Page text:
I have to thank Forrest Shearer, Ryland Bell, Kip Garre, and Jessie from Mountain Hardware. Now I know why this peak was recently name one of the 50 Classic Ski descents in North America, and why the South Face of Mount Superior in simply known as “the face” of the Wasatch to locals. If you’ve ever made turns at Alta or Snowbird you also know why. From certain perspectives it looks dead vertical. Rising over 3k vertical feet from Little Cottonwood Canyon’s access road Superior speaks to anyone who loves to slide down mountains. Some will never give it a second thought as far as a ski descent goes, some may think it’s too avalanche prone and rowdy to be safely skied, and then there’s others who routinely ride it simply because it is about as fine of a ski descent as you can find in the lower 48.
Last weekend I ventured from my happy home in Tahoe to Salt Lake City to work the scenes at the Outdoor Retailer Trade Show. But in all honesty, I was just as happy to have an excuse to ski something rad in the Wasatch as I was to network, talk the talk, and write about the many happenings centered on one of the largest annual gear gatherings in the world.
At first it seemed like I missed the boat. Initial reports were rain to the tops of most all the peaks in the greater Wasatch. “What the…HUH?” I was dumbfounded. I didn’t think that happened here. Kip just laughed and mused, “greatest snow in the world”, which was funny at the time, but also somewhat depressing because I thought that meant I was sandbagged from shredding anything fun on my visit. Thankfully I was mostly wrong, as all it took was the right combination of a few fresh inches and some wind to be back in business.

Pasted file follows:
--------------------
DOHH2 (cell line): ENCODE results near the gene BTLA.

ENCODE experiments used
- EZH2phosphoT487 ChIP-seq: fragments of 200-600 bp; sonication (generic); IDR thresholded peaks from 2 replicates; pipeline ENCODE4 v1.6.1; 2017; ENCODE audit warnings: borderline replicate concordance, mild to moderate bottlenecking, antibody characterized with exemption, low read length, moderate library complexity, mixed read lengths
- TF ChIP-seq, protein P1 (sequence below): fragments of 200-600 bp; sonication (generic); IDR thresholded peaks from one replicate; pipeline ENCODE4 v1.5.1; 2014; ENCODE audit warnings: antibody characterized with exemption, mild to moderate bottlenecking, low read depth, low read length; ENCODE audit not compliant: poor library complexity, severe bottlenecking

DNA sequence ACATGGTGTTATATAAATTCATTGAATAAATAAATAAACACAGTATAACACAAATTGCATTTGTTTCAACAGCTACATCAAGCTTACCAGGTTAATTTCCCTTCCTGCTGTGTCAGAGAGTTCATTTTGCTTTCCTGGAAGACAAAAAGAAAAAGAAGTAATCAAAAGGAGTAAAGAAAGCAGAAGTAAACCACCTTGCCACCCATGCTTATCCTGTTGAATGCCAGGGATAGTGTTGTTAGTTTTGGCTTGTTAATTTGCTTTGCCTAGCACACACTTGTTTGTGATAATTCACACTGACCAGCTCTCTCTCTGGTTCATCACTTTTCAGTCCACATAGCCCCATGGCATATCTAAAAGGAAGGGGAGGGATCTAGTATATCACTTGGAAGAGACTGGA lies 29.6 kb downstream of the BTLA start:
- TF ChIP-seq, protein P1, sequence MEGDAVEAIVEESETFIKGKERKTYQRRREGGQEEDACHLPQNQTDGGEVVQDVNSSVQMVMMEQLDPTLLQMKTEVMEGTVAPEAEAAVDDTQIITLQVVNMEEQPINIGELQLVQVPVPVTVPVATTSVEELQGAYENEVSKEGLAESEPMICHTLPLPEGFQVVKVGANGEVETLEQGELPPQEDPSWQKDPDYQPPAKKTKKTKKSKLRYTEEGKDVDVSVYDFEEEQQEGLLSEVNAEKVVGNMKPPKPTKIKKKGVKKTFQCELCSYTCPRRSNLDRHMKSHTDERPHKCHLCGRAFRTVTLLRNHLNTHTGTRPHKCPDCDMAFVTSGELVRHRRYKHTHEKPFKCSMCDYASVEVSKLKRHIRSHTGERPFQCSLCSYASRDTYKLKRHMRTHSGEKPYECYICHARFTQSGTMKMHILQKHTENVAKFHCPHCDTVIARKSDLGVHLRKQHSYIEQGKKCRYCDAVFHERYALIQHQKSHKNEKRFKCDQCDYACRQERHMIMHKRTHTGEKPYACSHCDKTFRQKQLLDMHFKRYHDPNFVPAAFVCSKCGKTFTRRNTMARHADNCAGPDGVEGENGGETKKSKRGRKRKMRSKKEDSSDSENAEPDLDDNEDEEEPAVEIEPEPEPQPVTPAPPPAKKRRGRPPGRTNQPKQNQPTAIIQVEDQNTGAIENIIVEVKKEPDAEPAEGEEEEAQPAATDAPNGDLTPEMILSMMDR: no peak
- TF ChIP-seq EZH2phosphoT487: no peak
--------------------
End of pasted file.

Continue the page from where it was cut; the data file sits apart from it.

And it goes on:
After a nice but not so pleasant ski tour out in Big Cottonwood Canyon, I was able to link up with Kip and Jessie to dawn patrol Superior before Jessie had to fly back to California.
Not expecting much, we were treated to glorious powder on Mount Superior’s shoulder. Unfortunately we were unable to get to the summit due to the time constraints of having to make Jessie’s flight, but the three of us were totally taken back at how good the skiing was. Smooth creamy powder, and beautiful sheltered snow that exploded in our faces as we rounded a turn near some pretty rock walls. The three of us were beyond stoked with the first real powder turns any of us had made in the last few weeks.
Jessie made his flight on time, and Kip had to bail back to Tahoe, so I headed off to the last day of the Trade Show not sure of what the next day would bring. I was hoping to go big, but had a tough time locking down a solid partner. I knew the snow was epic on Superior, so I figured why not just head out for the top and hopefully find a solid crew on the way. That’s when I clicked in to start skinning and casually started rapping with a guy whose stickers told me he had some connection with Jones snowboards.